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Johns Hopkins International Injury Research Unit

A World Health Organization Collaborating Center for Injuries, Violence and Accident Prevention

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Date: Jun 2012

The Johns Hopkins International Injury Research Unit (JH-IIRU) is delighted to announce that associate director, Abdulgafoor M. Bachani has been recently awarded a competitive research grant from the Swami Institute for International Medical Education (SIIME).  The grant, entitled “Preventing Childhood Injuries in Malaysia: Piloting a Home Environment Injury Risk Assessment and Mitigation Program” seeks to develop a better understanding of the burden and breadth of household injuries among children in two districts in Malaysia. 

The project, also involving JH-IIRU associate director Aruna Chandran,  has three fundamental objectives: 1) to develop and pilot test an injury hazard assessment tool that is appropriate for an urban, developing country setting, 2) develop and pilot test an educational pamphlet that will provide information and make suggestions to promote child safety in the home, and 3) develop and pilot test a home-based tutorial program for its feasibility and acceptability as means of disseminating home safety information.

According to Dr. Bachani, the project will continue JH-IIRU’s commitment to collaboration and capacity building by facilitating working relationships with participants in Malaysia, including Faculty of Medicine and Health Services (FMHS), Universiti Putra Malaysia (UPM). The project will also involve mentoring a Malaysian doctoral student.

Dr. Bachani submitted the application along with collaborator, Dr. Kulanthayan K.C. Mani from the Road Safety Research Centre at the Universiti Putra, Malaysia.

“Unintentional home injuries are a major cause of death and disability among children, especially in low- and middle-income countries,” Bachani said.  “I look forward to working with Dr. Mani and his colleagues in Malaysia to address this growing burden.”

To find out more about unintentional childhood injuries, contact us at

As part of the Road Safety in 10 Countries project (RS-10), in 2012, the Johns Hopkins International Injury Research Unit (JH-IIRU) published “Public Health Burden of Road Traffic Injuries: An Assessment from Ten Low- and Middle-Income Countries,” a special issue of Traffic Injury Prevention. This landmark publication includes 11 scientific papers jointly authored with 50 colleagues from JH-IIRU and their in-country collaborators that contribute much-needed new knowledge to the burgeoning issue of road traffic injuries in low- and middle- income countries.

In China, though road traffic injuries have become a leading cause of death, the reported numbers of road traffic deaths are often inconsistent. JH-IIRU team members, including  associate director, Sai Ma and senior technical advisor, David Bishai, along with colleagues from the Chinese Center for Disease Control and Prevention (CCDC), addressed this issue in their publication, “Road Traffic Injury in China: A Review of National Data Sources.”  The team reviewed and compared four national-level data sources: The Ministry of Health-Vital Registration (MOH-VR) system, Chinese CDC-Disease Surveillance Points (DSP), Chinese CDC-National Injury Surveillance System (NISS) and police reports. The team found that, while each system had a number of strengths, no one system provided a complete epidemiological profile of road traffic injuries in China, and some information, such as long-term disability or hospitalization data, is not measured at all. The study does, however, establish a framework for researchers and policy makers to strengthen the existing surveillance systems in order to better track road traffic injuries. This, in turn, will help to develop evidence-based long-term road safety interventions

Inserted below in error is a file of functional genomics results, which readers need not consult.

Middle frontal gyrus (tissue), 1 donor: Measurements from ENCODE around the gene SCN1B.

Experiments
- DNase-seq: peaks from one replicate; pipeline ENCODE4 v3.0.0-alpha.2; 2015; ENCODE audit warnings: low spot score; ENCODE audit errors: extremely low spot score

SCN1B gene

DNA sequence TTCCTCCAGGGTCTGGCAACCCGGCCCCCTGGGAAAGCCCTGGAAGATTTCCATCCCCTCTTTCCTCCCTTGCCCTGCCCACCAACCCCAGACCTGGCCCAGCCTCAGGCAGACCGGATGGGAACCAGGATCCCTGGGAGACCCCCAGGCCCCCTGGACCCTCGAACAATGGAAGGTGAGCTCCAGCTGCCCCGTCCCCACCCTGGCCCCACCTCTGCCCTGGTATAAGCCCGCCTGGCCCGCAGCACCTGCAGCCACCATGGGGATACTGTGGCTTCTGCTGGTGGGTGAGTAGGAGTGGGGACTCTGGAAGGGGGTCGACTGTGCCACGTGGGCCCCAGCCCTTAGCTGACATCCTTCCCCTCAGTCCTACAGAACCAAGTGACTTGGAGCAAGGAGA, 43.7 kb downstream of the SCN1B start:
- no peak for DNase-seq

For more information on the Road Safety in 10 Countries project, visit our website:

To access this article, click here:

On June 15, the Johns Hopkins International Injury Research Unit welcomed Dr. Junaid Razzak, Chair and Associate Professor, Aga Khan University Department of Emergency Medicine (AKU-DEM), to the Bloomberg School of Public Health.  Dr. Razzak is also the director of the WHO Collaborating Center for Emergency Medicine and Trauma Care.
Among his many achievements, Dr. Razzak founded Pakistan’s first emergency medical service (EMS) training program at Aga Khan, a program that eventually led to the birth of emergency medicine as the newest medical specialty in Pakistan.
JH-IIRU and AKU-DEM have a history of collaboration, most recently on unintentional childhood injury research in Pakistan.

J. Razzak
Dr. Junaid Razzak visits JH-IIRU

Each month, the Johns Hopkins Bloomberg School of Public Health’s podcast, Public Health: On the Inside, profiles some of the most exciting and interesting people working in the field. This month, the JH-IIRU team is pleased to announce that director Adnan Hyder is the featured interview. Associate Dean for Public Health Practice and Training, Tom Burke interviews Dr. Hyder and asks question on his work and the work of JH-IIRU on injury prevention and trauma care.
In the interview, Dr. Hyder explains how his first job out of medical school galvanized his interest in injury prevention, the dangers of using the word “accident” and his hope for the future of injury prevention.

You can listen to the full interview here:

To find out more about the International Injury Research Unit, contact us at

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